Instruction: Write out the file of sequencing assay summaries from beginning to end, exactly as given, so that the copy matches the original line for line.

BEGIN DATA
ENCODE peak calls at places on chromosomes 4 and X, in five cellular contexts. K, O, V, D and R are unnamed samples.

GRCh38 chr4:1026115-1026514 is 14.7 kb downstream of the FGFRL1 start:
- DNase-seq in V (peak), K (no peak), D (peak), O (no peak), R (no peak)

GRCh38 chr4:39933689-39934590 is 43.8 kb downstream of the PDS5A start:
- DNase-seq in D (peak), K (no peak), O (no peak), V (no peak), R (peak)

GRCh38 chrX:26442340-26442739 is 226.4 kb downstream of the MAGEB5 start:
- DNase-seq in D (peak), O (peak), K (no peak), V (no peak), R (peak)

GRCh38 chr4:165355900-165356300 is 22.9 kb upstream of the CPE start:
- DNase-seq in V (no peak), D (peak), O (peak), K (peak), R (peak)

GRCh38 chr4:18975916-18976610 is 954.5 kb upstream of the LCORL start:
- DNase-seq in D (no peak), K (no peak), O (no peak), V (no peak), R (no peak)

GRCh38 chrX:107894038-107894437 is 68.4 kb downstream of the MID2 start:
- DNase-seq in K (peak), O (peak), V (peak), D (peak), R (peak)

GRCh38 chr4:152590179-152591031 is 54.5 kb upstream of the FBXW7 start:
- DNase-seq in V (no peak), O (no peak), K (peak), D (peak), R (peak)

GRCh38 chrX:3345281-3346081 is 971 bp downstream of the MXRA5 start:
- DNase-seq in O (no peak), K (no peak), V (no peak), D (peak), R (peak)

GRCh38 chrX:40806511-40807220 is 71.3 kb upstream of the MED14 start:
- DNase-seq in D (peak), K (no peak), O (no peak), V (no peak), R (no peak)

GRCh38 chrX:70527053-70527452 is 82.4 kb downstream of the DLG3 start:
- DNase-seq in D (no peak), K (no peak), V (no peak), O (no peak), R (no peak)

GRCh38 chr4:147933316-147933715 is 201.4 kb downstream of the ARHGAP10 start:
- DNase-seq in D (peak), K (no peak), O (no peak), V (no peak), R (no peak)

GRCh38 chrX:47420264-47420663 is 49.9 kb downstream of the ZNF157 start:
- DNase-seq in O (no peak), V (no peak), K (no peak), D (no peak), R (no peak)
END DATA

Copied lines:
ENCODE peak calls at places on chromosomes 4 and X, in five cellular contexts. K, O, V, D and R are unnamed samples.

GRCh38 chr4:1026115-1026514 is 14.7 kb downstream of the FGFRL1 start:
- DNase-seq in V (peak), K (no peak), D (peak), O (no peak), R (no peak)

GRCh38 chr4:39933689-39934590 is 43.8 kb downstream of the PDS5A start:
- DNase-seq in D (peak), K (no peak), O (no peak), V (no peak), R (peak)

GRCh38 chrX:26442340-26442739 is 226.4 kb downstream of the MAGEB5 start:
- DNase-seq in D (peak), O (peak), K (no peak), V (no peak), R (peak)

GRCh38 chr4:165355900-165356300 is 22.9 kb upstream of the CPE start:
- DNase-seq in V (no peak), D (peak), O (peak), K (peak), R (peak)

GRCh38 chr4:18975916-18976610 is 954.5 kb upstream of the LCORL start:
- DNase-seq in D (no peak), K (no peak), O (no peak), V (no peak), R (no peak)

GRCh38 chrX:107894038-107894437 is 68.4 kb downstream of the MID2 start:
- DNase-seq in K (peak), O (peak), V (peak), D (peak), R (peak)

GRCh38 chr4:152590179-152591031 is 54.5 kb upstream of the FBXW7 start:
- DNase-seq in V (no peak), O (no peak), K (peak), D (peak), R (peak)

GRCh38 chrX:3345281-3346081 is 971 bp downstream of the MXRA5 start:
- DNase-seq in O (no peak), K (no peak), V (no peak), D (peak), R (peak)

GRCh38 chrX:40806511-40807220 is 71.3 kb upstream of the MED14 start:
- DNase-seq in D (peak), K (no peak), O (no peak), V (no peak), R (no peak)

GRCh38 chrX:70527053-70527452 is 82.4 kb downstream of the DLG3 start:
- DNase-seq in D (no peak), K (no peak), V (no peak), O (no peak), R (no peak)

GRCh38 chr4:147933316-147933715 is 201.4 kb downstream of the ARHGAP10 start:
- DNase-seq in D (peak), K (no peak), O (no peak), V (no peak), R (no peak)

GRCh38 chrX:47420264-47420663 is 49.9 kb downstream of the ZNF157 start:
- DNase-seq in O (no peak), V (no peak), K (no peak), D (no peak), R (no peak)